Airbus has set itself a goal of having a serialized production Urban Air Mobility (UAM) system ready for testing in a major city as early as 2023. The company is investing in two UAM research programs, CityAirbus, being developed in Europe by Airbus Helicopters under the group’s chief technology office (CTO), and the Vahana being developed by the company’s Silicon Valley offshoot, A3.
Airbus has already carried out a successful trial in São Paulo of its helicopter ride-hailing service Voom, which aims to ease congestion by making helicopter travel more accessible and affordable. Elsewhere, teams from Silicon Valley to Europe and Asia are working to create entirely new vehicles. CityAirbus is an electric vertical take-off and landing (VTOL) vehicle for up to four passengers, while Vahana aims to create a similar mode of transport for individual travellers or cargo transport. In Singapore, the company is working with the country’s National University on the Skyways project to test a parcel transport system using autonomous drones.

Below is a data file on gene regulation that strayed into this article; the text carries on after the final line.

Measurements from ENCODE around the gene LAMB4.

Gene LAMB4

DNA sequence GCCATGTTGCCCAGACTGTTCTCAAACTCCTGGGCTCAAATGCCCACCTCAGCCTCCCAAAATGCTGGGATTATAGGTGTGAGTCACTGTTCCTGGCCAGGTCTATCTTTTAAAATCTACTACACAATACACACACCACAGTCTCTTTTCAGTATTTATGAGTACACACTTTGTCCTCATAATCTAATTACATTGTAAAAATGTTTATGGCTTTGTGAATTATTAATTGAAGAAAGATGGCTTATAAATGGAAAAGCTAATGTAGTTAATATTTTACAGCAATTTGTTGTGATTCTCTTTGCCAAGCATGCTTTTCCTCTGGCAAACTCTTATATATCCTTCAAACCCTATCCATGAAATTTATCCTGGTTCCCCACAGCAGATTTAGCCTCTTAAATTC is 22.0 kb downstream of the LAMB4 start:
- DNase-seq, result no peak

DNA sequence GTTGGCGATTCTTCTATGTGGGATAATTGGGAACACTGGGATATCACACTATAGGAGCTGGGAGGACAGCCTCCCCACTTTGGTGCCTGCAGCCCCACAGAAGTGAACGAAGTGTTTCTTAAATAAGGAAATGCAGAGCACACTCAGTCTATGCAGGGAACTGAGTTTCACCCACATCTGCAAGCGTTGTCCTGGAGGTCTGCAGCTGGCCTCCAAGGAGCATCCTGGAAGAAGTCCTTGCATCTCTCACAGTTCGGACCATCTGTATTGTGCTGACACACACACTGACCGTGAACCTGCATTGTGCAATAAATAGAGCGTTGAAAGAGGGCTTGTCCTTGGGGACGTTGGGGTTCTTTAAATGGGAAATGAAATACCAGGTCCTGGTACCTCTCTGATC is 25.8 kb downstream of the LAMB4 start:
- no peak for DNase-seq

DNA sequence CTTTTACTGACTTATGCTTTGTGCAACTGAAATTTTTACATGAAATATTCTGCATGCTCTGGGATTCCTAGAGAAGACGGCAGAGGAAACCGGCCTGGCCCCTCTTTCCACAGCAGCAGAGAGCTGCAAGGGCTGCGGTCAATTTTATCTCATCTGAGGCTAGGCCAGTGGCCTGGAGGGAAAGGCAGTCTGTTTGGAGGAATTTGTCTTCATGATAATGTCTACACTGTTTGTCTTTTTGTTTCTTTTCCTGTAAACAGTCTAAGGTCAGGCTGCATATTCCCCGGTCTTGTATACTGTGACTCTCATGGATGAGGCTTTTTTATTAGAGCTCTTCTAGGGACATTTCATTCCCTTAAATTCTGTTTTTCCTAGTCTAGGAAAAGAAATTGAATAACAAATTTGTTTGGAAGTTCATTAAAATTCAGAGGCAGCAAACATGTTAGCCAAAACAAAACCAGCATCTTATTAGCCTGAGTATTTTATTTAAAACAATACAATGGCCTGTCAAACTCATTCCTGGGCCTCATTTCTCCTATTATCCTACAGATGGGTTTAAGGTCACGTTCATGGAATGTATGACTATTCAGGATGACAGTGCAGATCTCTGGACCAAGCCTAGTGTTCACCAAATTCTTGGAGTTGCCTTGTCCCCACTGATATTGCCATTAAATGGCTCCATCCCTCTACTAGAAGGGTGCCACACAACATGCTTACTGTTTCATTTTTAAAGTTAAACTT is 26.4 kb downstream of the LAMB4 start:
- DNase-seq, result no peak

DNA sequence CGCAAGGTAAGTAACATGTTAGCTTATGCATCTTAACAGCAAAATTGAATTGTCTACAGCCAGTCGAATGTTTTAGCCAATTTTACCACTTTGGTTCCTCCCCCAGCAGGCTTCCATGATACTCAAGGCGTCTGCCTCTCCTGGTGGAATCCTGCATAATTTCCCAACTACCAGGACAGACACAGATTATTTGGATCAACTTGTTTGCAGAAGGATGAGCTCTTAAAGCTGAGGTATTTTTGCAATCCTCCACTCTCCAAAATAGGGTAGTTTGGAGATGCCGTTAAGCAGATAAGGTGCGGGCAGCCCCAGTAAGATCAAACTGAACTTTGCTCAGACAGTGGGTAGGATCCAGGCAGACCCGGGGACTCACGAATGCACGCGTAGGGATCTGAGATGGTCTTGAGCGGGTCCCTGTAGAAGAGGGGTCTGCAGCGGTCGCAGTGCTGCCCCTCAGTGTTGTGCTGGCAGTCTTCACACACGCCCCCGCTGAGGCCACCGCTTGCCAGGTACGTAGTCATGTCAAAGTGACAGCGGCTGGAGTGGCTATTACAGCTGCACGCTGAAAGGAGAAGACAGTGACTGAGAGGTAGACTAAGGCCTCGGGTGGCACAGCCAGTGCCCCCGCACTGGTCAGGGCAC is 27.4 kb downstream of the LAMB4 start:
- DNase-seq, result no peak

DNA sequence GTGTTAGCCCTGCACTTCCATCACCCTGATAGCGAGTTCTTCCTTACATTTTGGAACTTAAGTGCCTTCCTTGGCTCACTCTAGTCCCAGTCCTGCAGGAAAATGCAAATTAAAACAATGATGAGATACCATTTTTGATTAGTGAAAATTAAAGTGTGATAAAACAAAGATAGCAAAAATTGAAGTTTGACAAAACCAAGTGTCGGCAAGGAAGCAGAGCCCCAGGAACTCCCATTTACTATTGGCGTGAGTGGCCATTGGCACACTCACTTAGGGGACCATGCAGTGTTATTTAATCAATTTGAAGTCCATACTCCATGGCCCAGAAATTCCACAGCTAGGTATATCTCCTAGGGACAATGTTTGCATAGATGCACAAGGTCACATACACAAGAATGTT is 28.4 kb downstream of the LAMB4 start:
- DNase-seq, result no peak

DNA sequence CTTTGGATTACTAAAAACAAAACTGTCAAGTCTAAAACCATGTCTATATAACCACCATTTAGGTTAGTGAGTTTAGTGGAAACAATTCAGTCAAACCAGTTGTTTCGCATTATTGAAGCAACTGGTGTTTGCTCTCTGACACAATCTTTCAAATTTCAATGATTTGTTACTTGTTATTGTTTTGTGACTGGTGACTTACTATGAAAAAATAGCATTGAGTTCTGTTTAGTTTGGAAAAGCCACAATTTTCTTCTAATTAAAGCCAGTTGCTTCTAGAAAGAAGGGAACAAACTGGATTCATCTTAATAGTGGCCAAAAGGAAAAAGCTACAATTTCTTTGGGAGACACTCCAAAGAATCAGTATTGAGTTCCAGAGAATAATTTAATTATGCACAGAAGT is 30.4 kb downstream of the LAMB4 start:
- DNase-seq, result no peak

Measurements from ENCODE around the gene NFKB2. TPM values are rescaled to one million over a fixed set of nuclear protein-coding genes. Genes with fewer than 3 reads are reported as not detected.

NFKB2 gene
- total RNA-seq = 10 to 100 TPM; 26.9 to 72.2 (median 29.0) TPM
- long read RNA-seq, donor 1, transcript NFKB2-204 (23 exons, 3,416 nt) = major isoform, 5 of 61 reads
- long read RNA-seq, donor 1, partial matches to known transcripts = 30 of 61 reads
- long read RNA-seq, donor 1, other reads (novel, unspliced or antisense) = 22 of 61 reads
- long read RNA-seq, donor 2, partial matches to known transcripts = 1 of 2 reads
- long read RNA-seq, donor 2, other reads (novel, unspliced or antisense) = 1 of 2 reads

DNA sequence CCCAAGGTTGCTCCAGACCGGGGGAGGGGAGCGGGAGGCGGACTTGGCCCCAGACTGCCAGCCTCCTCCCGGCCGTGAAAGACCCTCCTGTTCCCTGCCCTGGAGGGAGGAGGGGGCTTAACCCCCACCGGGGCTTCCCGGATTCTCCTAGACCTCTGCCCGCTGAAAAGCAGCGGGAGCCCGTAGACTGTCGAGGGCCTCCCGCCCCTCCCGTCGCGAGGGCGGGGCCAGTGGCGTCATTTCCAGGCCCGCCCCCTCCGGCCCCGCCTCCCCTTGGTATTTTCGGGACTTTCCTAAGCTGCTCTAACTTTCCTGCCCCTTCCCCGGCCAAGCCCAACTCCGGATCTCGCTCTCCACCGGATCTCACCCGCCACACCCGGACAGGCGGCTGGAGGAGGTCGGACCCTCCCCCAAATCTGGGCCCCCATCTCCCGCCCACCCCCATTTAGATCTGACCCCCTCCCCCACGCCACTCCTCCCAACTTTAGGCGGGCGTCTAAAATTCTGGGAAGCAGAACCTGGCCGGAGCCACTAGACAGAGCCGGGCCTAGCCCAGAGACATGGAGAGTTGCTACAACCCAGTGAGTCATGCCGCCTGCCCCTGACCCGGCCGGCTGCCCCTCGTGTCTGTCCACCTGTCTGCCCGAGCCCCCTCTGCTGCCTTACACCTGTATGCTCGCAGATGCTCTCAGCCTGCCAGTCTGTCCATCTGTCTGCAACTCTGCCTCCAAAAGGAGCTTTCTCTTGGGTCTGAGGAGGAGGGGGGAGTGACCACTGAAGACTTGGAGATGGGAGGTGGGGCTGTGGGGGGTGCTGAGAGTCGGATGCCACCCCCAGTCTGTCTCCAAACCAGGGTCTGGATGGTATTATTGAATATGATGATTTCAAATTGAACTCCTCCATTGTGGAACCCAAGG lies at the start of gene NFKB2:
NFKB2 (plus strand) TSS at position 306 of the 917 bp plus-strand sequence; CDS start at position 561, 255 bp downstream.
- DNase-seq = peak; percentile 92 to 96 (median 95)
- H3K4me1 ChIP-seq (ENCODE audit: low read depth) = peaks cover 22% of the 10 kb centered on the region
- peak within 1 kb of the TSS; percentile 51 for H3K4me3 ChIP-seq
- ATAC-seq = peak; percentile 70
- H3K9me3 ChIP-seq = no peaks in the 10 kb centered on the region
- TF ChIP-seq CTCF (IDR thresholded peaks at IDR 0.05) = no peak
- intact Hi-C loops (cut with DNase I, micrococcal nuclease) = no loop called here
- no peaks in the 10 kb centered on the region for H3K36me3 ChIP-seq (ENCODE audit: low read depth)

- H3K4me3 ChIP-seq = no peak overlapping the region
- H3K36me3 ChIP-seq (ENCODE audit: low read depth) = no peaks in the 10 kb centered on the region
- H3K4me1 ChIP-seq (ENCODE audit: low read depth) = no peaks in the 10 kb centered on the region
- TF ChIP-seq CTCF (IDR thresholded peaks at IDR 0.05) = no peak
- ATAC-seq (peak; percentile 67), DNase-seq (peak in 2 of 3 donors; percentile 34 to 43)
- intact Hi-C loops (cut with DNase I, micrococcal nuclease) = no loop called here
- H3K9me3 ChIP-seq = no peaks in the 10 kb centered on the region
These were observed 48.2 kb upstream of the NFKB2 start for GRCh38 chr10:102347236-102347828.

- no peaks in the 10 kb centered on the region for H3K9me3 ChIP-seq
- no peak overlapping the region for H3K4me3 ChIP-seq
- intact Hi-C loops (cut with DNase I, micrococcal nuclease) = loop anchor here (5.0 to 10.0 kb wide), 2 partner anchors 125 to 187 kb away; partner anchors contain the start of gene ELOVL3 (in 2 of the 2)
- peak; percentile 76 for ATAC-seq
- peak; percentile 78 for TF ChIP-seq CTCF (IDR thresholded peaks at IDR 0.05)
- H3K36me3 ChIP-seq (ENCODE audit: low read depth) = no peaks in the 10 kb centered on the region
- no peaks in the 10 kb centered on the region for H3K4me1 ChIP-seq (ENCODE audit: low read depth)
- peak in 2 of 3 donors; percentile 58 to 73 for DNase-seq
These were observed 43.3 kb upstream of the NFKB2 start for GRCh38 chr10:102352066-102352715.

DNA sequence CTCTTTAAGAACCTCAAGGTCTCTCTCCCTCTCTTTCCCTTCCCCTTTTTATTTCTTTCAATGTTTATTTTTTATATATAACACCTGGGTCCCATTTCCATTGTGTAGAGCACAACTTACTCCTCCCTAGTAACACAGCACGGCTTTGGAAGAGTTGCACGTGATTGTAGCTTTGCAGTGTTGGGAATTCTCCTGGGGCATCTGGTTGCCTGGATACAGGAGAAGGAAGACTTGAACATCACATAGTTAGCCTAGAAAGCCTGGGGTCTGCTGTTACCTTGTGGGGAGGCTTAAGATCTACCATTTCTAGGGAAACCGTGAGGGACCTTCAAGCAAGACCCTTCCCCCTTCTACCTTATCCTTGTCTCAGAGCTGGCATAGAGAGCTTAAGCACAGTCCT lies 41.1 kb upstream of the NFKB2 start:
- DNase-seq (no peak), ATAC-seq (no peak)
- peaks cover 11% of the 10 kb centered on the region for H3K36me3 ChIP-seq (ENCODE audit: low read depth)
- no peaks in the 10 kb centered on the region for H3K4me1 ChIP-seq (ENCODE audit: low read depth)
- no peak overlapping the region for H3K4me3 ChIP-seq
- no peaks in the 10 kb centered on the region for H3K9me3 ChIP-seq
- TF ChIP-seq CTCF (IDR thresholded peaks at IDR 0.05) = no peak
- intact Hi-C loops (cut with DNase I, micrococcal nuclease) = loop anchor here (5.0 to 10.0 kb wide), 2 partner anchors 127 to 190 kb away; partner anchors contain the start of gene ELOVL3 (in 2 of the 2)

While each mission has its own individual requirements, Thomsen says there is an overlap of several core technologies Airbus is developing. “Quite simply, in today’s environment, any new solution has to be electrically driven, so batteries and charging stations are indispensable. Vahana and, eventually, CityAirbus will be autonomous to help facilitate safe operation in busier airspace, making reliable sense-and-avoid technology an important aspect. And mass-produced lightweight composite structures will enable cost-effective vehicle construction across large scales.”
Pop.Up combines the flexibility of a small two-seater ground vehicle with the freedom and speed of a vertical take-off and landing (VTOL) air vehicle, thus bridging the automotive and aerospace domains